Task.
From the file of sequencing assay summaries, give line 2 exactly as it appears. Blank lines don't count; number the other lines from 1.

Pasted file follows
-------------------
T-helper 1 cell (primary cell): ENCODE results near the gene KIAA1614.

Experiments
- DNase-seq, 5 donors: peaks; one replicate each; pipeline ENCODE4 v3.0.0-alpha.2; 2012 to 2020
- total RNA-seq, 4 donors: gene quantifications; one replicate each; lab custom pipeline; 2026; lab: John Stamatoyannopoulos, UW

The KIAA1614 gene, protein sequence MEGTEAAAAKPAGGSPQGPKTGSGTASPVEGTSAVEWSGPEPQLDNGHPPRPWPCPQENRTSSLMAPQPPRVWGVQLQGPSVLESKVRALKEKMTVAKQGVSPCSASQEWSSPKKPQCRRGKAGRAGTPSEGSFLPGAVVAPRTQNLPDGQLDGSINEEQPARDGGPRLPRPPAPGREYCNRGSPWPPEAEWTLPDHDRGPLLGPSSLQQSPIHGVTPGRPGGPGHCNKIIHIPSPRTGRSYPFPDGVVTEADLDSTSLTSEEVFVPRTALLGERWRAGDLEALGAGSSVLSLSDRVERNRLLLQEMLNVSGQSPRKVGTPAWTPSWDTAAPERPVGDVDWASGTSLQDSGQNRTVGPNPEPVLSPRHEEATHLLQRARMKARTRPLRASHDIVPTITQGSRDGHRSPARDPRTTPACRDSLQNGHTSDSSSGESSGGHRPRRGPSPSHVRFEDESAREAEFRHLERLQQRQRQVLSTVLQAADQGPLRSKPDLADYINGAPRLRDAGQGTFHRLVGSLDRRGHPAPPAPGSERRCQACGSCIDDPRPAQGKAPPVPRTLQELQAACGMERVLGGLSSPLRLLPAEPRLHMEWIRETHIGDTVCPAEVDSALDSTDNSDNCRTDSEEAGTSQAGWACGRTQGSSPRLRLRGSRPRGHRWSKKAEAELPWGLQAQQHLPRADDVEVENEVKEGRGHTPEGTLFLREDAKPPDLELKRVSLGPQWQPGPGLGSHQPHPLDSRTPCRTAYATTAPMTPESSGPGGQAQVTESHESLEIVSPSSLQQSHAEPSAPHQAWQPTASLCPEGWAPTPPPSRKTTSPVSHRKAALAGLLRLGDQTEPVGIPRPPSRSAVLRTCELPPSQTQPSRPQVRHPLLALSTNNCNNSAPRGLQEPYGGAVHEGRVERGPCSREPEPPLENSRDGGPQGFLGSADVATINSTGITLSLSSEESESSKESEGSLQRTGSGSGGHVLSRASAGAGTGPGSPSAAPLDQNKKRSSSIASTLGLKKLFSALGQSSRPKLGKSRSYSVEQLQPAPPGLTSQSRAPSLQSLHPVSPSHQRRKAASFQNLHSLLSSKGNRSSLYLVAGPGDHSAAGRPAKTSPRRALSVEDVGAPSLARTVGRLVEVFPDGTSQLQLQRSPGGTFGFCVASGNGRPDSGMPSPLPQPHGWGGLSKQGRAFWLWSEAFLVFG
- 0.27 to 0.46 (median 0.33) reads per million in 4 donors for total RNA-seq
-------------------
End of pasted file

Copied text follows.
Experiments